Previously, I wrote about the need to digitize change capabilities and how enterprise architecture can support and provide value to your organization. I also discussed how to categorize architecture descriptions along different levels of abstraction. But there is one dimension I didn’t dive into: How generic or specific is the architecture description compared to your organization?
Over the past decade, reference architectures have been developed and many have been published. They are a very useful start describing an enterprise, and the architectures are more or less specific to our enterprise. I don’t want to lose myself in academic discussions about what should be classified as what, so I will focus on the big points of the idea behind.
The spectrum shown in the picture above starts at the left with the most generic type of architectures, the Foundation Architectures. Generic technology or infrastructure architectures often fall under this category, such as the Technical Reference Model (TRM), to which the TOGAF 9.1 specification refers. Here, we often find architecture descriptions of technologies or technological platforms.
Moving to the right, the Common Architectures can be built upon the Foundation Architectures. Usually, these are more specific to an organization’s architecture, but still, these kinds of architectures could potentially be applied in all industries. I would like to raise the example of an Enterprise Resource Planning (ERP) reference architecture, or an ERP system, that can be used in different industries.
If an architecture is more specific, but still potentially reusable in several organizations of the same industry, these kinds of architectures can be classified as Industry Architectures, e.g. ERP Automotive reference architecture. Another example is an ERP system that is developed to be used in the energy and water industry where companies in some countries face a lot of changing regulatory changes.
Organization-Specific Architectures are those architectures you describe for your organization, mainly to support programs or projects. So they are therefore the most specific architecture descriptions for your enterprise.
TOGAF calls the architecture descriptions “artifacts,” which are “an architectural work product that describes an aspect of the architecture” and can be expressed in tables, matrixes or diagrams (TOGAF 9.1, 2.5). There is more information available in the TOGAF specification on how this category spectrum interrelates to each other, but let me focus on the most practical part.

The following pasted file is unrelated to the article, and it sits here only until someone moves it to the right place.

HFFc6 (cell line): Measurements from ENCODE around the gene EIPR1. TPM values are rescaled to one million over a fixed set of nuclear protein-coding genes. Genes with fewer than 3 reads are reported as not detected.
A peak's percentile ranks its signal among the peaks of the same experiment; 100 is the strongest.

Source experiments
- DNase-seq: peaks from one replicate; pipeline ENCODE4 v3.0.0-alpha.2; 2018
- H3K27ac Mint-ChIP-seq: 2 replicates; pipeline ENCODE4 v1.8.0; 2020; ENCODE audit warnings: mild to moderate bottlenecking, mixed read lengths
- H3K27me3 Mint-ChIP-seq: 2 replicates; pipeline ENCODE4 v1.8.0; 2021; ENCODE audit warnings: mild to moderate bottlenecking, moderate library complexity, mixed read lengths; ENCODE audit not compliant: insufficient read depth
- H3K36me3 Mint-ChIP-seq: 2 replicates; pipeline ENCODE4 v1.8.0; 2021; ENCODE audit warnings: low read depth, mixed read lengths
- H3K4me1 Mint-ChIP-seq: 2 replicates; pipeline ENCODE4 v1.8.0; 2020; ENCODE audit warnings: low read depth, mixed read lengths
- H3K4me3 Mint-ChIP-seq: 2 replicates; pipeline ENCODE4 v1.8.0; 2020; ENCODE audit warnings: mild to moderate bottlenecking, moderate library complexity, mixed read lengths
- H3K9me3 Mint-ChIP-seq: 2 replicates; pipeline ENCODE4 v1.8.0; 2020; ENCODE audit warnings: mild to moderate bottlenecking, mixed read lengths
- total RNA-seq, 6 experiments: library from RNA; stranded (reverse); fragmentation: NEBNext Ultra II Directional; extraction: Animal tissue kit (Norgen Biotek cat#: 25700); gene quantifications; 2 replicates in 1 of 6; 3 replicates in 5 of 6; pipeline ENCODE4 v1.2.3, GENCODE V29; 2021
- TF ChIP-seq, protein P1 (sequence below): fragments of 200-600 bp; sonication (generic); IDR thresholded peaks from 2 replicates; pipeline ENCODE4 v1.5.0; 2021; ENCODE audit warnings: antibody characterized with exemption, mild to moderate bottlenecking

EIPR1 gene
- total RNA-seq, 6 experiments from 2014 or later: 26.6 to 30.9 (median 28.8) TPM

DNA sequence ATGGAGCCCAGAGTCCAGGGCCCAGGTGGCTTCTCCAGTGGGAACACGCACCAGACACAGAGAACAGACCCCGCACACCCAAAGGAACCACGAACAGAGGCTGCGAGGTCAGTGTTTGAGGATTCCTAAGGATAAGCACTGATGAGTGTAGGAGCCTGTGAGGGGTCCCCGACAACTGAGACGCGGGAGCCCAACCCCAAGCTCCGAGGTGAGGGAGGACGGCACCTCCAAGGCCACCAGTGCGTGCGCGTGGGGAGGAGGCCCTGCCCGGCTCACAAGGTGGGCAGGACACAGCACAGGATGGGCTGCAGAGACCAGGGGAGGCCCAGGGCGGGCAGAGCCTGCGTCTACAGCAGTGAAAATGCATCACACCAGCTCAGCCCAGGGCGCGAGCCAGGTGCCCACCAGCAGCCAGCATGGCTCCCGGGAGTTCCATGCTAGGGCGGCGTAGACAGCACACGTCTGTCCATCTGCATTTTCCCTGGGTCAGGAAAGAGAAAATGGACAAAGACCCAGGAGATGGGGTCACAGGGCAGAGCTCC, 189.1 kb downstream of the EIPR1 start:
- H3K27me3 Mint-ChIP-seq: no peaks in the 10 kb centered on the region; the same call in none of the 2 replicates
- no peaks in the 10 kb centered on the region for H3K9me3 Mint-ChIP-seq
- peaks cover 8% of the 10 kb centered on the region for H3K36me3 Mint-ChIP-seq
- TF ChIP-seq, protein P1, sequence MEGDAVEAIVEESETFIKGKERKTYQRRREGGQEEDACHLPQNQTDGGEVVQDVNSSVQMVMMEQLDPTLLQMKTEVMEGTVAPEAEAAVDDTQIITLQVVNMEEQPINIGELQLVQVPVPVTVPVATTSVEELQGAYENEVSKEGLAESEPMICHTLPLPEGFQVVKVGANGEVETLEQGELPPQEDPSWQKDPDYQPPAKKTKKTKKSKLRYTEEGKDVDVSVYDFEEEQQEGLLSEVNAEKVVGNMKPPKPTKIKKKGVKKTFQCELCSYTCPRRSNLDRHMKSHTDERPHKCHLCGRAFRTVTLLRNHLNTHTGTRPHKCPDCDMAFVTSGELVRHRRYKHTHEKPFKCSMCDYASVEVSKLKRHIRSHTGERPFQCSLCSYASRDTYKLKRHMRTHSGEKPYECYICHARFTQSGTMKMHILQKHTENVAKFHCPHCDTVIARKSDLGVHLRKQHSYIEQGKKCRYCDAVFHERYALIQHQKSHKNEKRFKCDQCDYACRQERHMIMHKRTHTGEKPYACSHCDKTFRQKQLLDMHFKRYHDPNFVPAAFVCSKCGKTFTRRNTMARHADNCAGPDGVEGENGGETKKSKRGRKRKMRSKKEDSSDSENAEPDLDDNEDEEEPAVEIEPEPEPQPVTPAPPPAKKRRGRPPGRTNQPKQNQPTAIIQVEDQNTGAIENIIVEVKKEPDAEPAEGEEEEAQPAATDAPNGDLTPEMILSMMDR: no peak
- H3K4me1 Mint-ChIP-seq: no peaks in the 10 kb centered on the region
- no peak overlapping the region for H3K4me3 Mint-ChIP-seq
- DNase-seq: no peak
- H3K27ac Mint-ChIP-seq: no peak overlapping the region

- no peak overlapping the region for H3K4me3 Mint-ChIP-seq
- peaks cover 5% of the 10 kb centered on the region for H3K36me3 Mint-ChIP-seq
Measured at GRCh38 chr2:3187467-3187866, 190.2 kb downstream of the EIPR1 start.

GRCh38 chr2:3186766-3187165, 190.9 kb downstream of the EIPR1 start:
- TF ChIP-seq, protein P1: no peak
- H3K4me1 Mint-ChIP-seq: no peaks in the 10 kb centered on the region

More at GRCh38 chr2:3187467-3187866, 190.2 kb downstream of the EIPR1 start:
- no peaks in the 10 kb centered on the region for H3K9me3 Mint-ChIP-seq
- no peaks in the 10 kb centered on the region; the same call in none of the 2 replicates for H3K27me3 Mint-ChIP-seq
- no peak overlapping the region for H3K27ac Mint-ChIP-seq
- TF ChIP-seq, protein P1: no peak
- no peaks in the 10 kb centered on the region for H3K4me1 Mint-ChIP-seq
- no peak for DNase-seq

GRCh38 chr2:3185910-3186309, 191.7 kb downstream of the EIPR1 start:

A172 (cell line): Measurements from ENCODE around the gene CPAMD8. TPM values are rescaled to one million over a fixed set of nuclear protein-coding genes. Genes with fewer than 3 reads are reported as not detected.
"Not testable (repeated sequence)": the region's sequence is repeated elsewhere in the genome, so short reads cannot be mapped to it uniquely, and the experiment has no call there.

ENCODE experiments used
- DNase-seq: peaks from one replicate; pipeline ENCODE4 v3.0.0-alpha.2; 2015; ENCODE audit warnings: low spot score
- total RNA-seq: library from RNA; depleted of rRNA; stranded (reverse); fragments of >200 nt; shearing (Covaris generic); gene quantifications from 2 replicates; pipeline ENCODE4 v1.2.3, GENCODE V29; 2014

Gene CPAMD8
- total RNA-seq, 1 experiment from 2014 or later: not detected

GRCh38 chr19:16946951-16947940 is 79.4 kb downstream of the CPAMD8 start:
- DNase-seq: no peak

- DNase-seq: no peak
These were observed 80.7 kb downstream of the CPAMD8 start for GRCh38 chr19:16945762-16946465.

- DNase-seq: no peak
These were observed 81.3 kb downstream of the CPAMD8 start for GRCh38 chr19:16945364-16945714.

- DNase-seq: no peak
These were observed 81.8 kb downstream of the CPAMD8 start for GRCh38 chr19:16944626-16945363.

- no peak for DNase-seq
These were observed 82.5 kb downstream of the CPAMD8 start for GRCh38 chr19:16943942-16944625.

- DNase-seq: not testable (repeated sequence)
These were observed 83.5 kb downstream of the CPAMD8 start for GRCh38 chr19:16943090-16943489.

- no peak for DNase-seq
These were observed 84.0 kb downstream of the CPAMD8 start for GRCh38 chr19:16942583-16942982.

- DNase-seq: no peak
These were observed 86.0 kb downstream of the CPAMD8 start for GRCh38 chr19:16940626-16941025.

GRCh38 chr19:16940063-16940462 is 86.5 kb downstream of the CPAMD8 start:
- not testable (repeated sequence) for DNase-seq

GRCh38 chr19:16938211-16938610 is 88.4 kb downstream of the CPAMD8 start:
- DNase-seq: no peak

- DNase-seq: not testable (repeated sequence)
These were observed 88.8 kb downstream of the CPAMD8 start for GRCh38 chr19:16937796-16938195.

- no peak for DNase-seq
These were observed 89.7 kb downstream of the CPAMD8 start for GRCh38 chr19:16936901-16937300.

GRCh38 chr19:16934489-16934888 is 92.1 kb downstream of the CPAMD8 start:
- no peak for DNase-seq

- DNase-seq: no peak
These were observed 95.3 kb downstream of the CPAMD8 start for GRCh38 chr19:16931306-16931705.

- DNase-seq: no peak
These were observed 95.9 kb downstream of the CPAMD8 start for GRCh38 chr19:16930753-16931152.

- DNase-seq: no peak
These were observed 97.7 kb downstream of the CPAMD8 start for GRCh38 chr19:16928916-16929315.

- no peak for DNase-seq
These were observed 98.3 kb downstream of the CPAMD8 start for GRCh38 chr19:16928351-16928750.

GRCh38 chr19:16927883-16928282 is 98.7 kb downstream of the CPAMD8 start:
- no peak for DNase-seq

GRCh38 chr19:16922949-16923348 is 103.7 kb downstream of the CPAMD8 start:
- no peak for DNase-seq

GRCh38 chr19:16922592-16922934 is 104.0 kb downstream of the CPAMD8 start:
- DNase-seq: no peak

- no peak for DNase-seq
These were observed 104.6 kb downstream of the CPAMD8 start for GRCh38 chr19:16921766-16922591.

In practice, I often see organization-specific architectures (our architecture descriptions) and industry-specific architectures. If you can´t find a reference architecture for your industry, you might want to give it another try to find a more generic architecture – common or foundation architectures. These reference models exist in various architecture domains; e.g. for capabilities, business processes (e.g. ITIL), functions, applications, technologies or risk and security.
Now, you can classify architecture descriptions according to functional/solution descriptions and according to their specificity. The following example will help apply this categorization in practice.
To make it practical, you can use technology classification taxonomies provided by companies that offer services about technology information. One such company is Flexera BDNA Technopedia, which provides information about technology lifecycles and more. This serves as a good starting point to classify technologies and is an alternative to the older TOGAF TRM. Also, if you miss some classifications, please remember what TOGAF says to “tailor the reference model to your need.”
The following table shows examples across the enterprise continuum:
Now, you have the means by which to classify your architecture descriptions. To achieve the value propositions of EA on the path to become an adaptive enterprise, you can take a closer look at the architecture and solution building blocks, which prevents you from getting lost in managing all the deployed instances as an EA architect.
In the next blogs in this series, I will outline how you can use ArchiMate to describe these architectures in a world-wide standard notation. This will help you standardize your communication regarding architecture descriptions to support strategic changes!
To get a brief explanation about ArchiMate and how it is positioned next to BPMN, UML and other notations, please read Combining ArchiMate 3.0 With Other Standards.